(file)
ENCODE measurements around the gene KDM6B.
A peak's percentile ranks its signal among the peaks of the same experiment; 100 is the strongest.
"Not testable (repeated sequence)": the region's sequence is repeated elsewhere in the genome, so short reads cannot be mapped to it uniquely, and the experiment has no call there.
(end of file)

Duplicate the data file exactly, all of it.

ENCODE measurements around the gene KDM6B.
A peak's percentile ranks its signal among the peaks of the same experiment; 100 is the strongest.
"Not testable (repeated sequence)": the region's sequence is repeated elsewhere in the genome, so short reads cannot be mapped to it uniquely, and the experiment has no call there.